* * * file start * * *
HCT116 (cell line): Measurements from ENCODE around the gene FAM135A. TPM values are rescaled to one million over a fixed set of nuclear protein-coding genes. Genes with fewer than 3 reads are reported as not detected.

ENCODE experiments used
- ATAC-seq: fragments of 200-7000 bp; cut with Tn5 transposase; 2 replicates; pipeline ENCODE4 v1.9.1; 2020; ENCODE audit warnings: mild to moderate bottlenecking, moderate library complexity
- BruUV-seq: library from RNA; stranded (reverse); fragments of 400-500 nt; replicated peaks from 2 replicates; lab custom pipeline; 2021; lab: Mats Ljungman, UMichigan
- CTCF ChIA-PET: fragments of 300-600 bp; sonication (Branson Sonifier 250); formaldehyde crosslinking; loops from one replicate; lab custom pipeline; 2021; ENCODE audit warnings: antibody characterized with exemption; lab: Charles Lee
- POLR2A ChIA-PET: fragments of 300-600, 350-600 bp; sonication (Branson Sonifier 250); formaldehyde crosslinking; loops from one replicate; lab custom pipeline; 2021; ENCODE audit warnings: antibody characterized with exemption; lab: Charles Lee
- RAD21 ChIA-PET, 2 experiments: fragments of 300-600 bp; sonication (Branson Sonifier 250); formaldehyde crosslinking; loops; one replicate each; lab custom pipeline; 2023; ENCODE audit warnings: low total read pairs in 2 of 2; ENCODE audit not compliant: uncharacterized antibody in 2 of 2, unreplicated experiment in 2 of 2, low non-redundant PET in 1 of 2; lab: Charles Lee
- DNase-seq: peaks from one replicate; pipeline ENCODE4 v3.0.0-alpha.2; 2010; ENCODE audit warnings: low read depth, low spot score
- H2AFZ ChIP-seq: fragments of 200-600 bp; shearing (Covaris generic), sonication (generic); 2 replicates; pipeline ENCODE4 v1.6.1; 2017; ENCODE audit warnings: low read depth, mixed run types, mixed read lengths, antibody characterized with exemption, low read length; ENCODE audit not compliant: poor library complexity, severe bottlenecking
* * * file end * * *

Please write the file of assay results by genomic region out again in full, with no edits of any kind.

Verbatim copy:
HCT116 (cell line): Measurements from ENCODE around the gene FAM135A. TPM values are rescaled to one million over a fixed set of nuclear protein-coding genes. Genes with fewer than 3 reads are reported as not detected.

ENCODE experiments used
- ATAC-seq: fragments of 200-7000 bp; cut with Tn5 transposase; 2 replicates; pipeline ENCODE4 v1.9.1; 2020; ENCODE audit warnings: mild to moderate bottlenecking, moderate library complexity
- BruUV-seq: library from RNA; stranded (reverse); fragments of 400-500 nt; replicated peaks from 2 replicates; lab custom pipeline; 2021; lab: Mats Ljungman, UMichigan
- CTCF ChIA-PET: fragments of 300-600 bp; sonication (Branson Sonifier 250); formaldehyde crosslinking; loops from one replicate; lab custom pipeline; 2021; ENCODE audit warnings: antibody characterized with exemption; lab: Charles Lee
- POLR2A ChIA-PET: fragments of 300-600, 350-600 bp; sonication (Branson Sonifier 250); formaldehyde crosslinking; loops from one replicate; lab custom pipeline; 2021; ENCODE audit warnings: antibody characterized with exemption; lab: Charles Lee
- RAD21 ChIA-PET, 2 experiments: fragments of 300-600 bp; sonication (Branson Sonifier 250); formaldehyde crosslinking; loops; one replicate each; lab custom pipeline; 2023; ENCODE audit warnings: low total read pairs in 2 of 2; ENCODE audit not compliant: uncharacterized antibody in 2 of 2, unreplicated experiment in 2 of 2, low non-redundant PET in 1 of 2; lab: Charles Lee
- DNase-seq: peaks from one replicate; pipeline ENCODE4 v3.0.0-alpha.2; 2010; ENCODE audit warnings: low read depth, low spot score
- H2AFZ ChIP-seq: fragments of 200-600 bp; shearing (Covaris generic), sonication (generic); 2 replicates; pipeline ENCODE4 v1.6.1; 2017; ENCODE audit warnings: low read depth, mixed run types, mixed read lengths, antibody characterized with exemption, low read length; ENCODE audit not compliant: poor library complexity, severe bottlenecking